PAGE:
WASHINGTON (Reuters) - The chairman of the U.S. House Transportation and Infrastructure Committee and the head of its aviation subcommittee said on Monday that it will continue its investigation into two fatal 737 MAX crashes after Boeing’s testimony prompted new questions.
Representatives Peter DeFazio and Rick Larsen said in a joint letter to fellow lawmakers that Boeing Co BA.N Chief Executive Dennis Muilenburg's answers at Wednesday's hearing "were consistent with a culture of concealment and opaqueness and reflected the immense pressure exerted on Boeing employees during the development and production of the 737 MAX."
The letter said the victims’ loved ones “deserve a thorough investigation from our Committee about how the regulatory system and the law failed, and that’s exactly what our committee intends to do.”
Boeing spokesman Gordon Johndroe said Monday the company “will continue to cooperate with the committee.” The Federal Aviation Administration (FAA) declined to comment.
Muilenburg and Boeing Commercial Airplanes Chief Engineer John Hamilton’s testimony prompted “a litany of new questions for both Boeing and the FAA about the failures that led to the tragic and unnecessary deaths of 346 innocent people.”
The committee released documents about Boeing’s decisions during the development of the MAX and a key safety system known as MCAS that led to the two fatal crashes and the plane’s grounding in March.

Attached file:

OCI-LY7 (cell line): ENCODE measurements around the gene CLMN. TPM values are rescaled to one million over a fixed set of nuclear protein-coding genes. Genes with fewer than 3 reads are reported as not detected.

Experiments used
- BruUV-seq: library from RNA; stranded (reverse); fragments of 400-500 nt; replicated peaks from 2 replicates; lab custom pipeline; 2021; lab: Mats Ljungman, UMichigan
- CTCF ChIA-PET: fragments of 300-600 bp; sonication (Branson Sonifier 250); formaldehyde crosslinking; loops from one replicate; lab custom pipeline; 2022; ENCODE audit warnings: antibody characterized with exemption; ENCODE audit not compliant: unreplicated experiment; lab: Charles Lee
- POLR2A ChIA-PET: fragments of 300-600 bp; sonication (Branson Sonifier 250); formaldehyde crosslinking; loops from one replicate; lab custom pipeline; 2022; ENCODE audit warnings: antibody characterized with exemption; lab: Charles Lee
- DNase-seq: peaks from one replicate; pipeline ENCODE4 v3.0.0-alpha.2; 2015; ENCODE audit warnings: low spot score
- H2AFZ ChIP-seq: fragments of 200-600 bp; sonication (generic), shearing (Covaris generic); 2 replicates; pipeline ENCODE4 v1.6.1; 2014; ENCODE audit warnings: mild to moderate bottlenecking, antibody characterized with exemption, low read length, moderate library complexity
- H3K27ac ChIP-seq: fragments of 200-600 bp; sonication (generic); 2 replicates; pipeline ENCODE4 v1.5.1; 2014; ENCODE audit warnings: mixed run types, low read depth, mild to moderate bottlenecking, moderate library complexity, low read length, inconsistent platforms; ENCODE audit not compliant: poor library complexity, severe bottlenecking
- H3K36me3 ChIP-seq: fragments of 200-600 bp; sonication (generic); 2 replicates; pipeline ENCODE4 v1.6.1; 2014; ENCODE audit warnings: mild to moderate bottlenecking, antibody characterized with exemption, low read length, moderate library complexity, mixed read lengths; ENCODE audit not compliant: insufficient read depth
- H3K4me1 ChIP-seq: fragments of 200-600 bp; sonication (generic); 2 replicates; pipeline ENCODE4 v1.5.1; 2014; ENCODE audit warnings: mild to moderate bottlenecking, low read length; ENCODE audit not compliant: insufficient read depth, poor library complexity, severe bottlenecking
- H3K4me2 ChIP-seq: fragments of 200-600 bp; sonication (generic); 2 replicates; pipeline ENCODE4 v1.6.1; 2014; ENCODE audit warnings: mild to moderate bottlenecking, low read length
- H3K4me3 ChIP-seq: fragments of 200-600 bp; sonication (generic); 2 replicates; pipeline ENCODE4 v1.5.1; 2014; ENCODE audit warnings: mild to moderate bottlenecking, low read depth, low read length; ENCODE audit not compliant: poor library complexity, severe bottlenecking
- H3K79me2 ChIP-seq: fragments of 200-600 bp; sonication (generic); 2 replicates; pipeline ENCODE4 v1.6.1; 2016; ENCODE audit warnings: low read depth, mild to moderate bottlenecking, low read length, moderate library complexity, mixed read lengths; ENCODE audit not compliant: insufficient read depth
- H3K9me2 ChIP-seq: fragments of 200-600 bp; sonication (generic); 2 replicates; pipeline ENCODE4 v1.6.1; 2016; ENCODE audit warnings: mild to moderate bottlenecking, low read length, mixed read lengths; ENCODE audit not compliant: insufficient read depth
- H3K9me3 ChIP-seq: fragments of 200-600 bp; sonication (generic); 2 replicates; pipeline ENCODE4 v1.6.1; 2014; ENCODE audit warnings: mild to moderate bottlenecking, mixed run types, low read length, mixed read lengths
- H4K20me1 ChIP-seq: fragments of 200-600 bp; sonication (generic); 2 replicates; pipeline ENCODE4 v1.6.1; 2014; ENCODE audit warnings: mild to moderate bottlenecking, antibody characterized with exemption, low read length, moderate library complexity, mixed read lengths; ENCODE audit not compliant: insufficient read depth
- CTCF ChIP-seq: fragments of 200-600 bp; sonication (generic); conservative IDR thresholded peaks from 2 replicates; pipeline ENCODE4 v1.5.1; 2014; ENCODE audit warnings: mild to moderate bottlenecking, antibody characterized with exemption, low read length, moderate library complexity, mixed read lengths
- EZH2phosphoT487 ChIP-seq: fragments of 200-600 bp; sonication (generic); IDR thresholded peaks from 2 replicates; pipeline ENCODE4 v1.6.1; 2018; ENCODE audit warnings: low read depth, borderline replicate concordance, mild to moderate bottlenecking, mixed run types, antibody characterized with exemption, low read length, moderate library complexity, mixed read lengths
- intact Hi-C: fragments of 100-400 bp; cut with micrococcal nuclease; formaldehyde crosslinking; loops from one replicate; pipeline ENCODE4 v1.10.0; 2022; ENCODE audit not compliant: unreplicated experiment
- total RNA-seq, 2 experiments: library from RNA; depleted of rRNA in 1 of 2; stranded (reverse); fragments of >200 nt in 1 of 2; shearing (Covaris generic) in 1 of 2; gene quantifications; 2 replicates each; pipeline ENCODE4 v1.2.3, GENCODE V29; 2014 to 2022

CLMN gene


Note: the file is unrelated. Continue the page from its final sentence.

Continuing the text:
“Our investigation shows that from almost the start, Boeing had a bad design on MCAS with a single point of failure. Then, Boeing couldn’t even meet its own design requirements. MCAS was fundamentally flawed, and according to Boeing’s own analysis, could result in catastrophic consequences in certain cases,” the letter said.
The letter said the operation of MCAS on the two deadly flights violated Boeing’s own design criteria for MCAS that required that “MCAS shall not interfere with dive recovery” and “MCAS shall not have any objectionable interaction with the piloting of the airplane.”
The letter referenced Muilenburg’s testimony Wednesday that the plane would have been grounded after the first fatal crash in October 2018 if the company knew then what it knows now.
“Our investigation has already shown that Boeing leadership was aware of many of the problems that engineers are now attempting to fix during the design and development phase of the 737 MAX,” DeFazio and Larsen said. “The bottom line is that there are a lot of unanswered questions, and our investigation has a long way to go to get the answers everyone deserves.”
The FAA in recent days has been conducting a software audit of Boeing’s planned new safeguards to MCAS and other architecture changes to the MAX. The FAA will not unground the MAX until December at the earliest.
Reporting by David Shepardson; Editing by Sandra Maler and Cynthia Osterman
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